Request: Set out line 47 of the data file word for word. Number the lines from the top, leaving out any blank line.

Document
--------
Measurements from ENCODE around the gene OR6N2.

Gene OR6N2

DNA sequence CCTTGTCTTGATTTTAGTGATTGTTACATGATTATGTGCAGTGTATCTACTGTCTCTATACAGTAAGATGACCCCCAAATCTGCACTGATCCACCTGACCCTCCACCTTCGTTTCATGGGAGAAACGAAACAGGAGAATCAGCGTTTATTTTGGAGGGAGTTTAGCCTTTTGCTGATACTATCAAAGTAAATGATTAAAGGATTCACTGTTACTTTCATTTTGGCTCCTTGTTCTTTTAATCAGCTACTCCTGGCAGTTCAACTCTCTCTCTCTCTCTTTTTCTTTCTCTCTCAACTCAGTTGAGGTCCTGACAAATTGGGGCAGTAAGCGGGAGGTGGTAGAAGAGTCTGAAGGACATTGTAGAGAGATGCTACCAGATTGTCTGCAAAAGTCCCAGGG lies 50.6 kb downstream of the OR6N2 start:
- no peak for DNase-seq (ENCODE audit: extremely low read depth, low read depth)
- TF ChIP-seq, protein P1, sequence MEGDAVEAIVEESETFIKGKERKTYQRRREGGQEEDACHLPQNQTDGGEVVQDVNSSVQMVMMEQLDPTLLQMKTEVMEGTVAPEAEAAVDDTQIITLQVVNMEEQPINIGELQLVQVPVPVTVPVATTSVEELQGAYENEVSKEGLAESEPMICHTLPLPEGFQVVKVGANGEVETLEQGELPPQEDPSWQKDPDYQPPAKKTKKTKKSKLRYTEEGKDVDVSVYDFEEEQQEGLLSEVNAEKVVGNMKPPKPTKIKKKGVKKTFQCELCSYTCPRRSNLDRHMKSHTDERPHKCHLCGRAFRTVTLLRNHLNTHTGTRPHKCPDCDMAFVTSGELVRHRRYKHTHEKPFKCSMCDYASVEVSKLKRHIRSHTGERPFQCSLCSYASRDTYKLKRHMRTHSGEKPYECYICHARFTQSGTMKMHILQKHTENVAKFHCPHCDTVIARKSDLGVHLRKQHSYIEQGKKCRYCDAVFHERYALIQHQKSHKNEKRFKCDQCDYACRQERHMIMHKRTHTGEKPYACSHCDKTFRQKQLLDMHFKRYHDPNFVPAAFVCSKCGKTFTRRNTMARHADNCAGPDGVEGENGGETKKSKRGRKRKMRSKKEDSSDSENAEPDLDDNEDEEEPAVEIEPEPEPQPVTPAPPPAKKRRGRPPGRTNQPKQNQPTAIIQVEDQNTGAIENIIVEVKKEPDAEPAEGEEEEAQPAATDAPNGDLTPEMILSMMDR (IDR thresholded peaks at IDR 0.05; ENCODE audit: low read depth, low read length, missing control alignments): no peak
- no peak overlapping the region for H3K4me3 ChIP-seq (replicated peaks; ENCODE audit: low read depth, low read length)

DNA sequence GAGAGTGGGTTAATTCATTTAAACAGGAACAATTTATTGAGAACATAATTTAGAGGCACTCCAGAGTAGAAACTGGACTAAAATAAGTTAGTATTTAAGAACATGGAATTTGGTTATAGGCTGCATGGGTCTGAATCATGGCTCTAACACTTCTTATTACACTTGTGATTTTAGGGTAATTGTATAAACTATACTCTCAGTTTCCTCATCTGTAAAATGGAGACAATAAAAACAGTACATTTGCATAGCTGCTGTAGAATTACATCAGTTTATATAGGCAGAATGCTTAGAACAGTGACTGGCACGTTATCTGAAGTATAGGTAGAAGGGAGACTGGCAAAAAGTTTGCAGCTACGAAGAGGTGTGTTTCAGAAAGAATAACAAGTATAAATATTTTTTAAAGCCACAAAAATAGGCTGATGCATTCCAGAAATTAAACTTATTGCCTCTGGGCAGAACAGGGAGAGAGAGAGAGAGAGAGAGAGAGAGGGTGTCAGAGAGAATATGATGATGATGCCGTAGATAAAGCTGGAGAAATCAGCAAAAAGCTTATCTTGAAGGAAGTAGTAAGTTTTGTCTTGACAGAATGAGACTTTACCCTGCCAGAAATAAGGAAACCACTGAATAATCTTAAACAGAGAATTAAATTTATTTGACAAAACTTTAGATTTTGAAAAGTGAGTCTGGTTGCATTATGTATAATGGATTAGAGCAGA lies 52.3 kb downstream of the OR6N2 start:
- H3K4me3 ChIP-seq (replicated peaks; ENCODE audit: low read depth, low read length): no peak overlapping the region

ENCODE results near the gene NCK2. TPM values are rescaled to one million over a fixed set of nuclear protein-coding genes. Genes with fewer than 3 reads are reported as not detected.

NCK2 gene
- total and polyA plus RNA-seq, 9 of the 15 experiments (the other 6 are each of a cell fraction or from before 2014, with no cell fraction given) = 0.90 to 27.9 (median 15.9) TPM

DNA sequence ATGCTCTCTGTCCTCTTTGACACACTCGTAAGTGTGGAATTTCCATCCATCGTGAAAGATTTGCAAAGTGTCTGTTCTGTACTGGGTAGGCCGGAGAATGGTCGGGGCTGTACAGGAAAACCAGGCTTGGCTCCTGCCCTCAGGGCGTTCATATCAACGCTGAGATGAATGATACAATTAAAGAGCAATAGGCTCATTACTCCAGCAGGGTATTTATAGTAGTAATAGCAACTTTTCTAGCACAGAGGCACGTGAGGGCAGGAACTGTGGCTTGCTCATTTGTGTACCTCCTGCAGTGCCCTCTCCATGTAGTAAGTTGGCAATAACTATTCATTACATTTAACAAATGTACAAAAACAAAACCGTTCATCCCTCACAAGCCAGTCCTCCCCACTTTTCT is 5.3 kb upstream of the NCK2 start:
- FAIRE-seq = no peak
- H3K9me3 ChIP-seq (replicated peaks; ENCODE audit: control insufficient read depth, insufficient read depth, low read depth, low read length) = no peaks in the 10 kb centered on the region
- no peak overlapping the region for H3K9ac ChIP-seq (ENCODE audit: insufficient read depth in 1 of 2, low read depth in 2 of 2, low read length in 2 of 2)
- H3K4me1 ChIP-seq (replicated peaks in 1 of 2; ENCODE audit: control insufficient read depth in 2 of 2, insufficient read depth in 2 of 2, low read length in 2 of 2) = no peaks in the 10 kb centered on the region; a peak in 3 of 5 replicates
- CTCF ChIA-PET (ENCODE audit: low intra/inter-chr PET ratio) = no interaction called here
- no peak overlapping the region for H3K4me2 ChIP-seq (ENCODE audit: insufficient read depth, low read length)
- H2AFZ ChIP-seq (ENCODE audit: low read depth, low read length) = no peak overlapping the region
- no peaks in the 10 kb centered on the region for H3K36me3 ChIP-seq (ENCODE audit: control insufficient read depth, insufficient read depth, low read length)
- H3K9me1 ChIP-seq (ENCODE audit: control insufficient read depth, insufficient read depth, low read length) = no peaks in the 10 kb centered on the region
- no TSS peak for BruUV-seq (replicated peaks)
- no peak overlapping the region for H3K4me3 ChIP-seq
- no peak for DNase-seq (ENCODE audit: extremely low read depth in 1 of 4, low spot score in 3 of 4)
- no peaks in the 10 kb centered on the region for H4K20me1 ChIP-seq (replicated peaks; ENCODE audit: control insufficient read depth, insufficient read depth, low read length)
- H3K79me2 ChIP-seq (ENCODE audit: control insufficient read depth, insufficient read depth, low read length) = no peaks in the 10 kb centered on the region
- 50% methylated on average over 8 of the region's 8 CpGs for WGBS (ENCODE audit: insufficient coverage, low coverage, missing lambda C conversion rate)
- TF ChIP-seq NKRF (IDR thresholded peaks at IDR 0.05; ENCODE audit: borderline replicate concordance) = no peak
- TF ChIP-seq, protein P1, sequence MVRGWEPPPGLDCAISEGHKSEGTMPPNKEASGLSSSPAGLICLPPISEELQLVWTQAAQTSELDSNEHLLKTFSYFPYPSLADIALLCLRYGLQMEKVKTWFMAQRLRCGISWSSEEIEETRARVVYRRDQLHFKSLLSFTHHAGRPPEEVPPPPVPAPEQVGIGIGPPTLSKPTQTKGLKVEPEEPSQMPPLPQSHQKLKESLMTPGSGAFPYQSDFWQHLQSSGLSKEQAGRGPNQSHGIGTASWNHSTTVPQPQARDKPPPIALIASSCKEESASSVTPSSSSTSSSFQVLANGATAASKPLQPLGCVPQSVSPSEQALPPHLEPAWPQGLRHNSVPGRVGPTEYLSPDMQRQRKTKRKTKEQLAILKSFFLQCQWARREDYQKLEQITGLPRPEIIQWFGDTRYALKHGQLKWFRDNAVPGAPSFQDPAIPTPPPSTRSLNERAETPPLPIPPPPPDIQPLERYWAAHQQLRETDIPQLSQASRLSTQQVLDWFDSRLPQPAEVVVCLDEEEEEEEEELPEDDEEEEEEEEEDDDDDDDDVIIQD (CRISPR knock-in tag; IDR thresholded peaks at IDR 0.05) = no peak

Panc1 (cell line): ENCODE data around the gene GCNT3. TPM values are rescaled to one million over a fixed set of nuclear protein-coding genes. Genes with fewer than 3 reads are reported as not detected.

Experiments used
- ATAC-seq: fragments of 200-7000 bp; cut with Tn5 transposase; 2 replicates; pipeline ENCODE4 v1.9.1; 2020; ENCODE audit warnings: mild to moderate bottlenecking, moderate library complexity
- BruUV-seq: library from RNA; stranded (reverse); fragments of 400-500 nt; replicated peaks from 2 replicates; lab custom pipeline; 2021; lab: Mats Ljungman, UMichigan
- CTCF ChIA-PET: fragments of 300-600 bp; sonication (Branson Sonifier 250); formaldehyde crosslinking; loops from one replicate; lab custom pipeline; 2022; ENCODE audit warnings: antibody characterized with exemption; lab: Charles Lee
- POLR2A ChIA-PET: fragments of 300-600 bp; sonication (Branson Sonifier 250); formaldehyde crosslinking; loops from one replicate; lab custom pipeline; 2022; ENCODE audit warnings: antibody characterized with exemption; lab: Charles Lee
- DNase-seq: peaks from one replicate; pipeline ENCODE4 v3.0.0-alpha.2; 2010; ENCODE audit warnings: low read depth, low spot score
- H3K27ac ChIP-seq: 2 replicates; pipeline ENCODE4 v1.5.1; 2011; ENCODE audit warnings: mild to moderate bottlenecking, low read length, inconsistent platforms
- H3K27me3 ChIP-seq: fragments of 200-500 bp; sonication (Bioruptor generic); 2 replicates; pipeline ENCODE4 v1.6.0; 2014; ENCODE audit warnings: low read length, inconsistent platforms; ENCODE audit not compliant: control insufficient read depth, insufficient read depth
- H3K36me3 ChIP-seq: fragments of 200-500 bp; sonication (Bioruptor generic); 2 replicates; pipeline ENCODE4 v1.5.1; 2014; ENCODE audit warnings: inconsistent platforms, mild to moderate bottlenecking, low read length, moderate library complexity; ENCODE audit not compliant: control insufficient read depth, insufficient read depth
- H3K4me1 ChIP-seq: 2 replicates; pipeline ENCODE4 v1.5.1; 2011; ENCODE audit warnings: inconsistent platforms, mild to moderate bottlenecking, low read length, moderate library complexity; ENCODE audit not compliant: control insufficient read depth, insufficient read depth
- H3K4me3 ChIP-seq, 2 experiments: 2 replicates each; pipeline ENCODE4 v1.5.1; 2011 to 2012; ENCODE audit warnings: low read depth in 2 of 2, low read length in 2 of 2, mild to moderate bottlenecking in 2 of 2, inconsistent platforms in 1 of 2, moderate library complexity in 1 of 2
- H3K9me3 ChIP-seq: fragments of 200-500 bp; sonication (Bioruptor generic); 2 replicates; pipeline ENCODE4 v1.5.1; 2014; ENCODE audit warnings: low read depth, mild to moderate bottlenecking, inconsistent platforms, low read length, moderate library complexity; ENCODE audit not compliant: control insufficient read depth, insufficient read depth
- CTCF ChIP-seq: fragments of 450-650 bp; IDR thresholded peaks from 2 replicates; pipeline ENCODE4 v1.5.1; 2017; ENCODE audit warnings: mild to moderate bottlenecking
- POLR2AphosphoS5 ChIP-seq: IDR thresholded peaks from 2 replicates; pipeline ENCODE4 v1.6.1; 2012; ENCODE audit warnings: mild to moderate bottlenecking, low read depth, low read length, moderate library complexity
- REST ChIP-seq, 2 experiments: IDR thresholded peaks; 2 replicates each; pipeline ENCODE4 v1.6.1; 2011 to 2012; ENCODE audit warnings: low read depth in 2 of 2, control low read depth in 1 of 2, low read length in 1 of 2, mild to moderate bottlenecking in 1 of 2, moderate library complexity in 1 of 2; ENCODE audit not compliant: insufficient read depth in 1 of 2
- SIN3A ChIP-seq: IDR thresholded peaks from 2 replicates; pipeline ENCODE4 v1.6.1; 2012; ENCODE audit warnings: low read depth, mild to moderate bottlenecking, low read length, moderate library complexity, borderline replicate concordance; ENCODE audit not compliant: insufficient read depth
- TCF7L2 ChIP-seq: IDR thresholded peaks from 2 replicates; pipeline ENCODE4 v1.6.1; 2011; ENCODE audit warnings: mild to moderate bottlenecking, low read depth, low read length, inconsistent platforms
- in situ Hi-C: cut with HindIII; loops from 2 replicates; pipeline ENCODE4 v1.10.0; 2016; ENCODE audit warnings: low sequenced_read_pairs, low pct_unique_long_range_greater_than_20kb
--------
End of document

- TCF7L2 ChIP-seq: IDR thresholded peaks from 2 replicates; pipeline ENCODE4 v1.6.1; 2011; ENCODE audit warnings: mild to moderate bottlenecking, low read depth, low read length, inconsistent platforms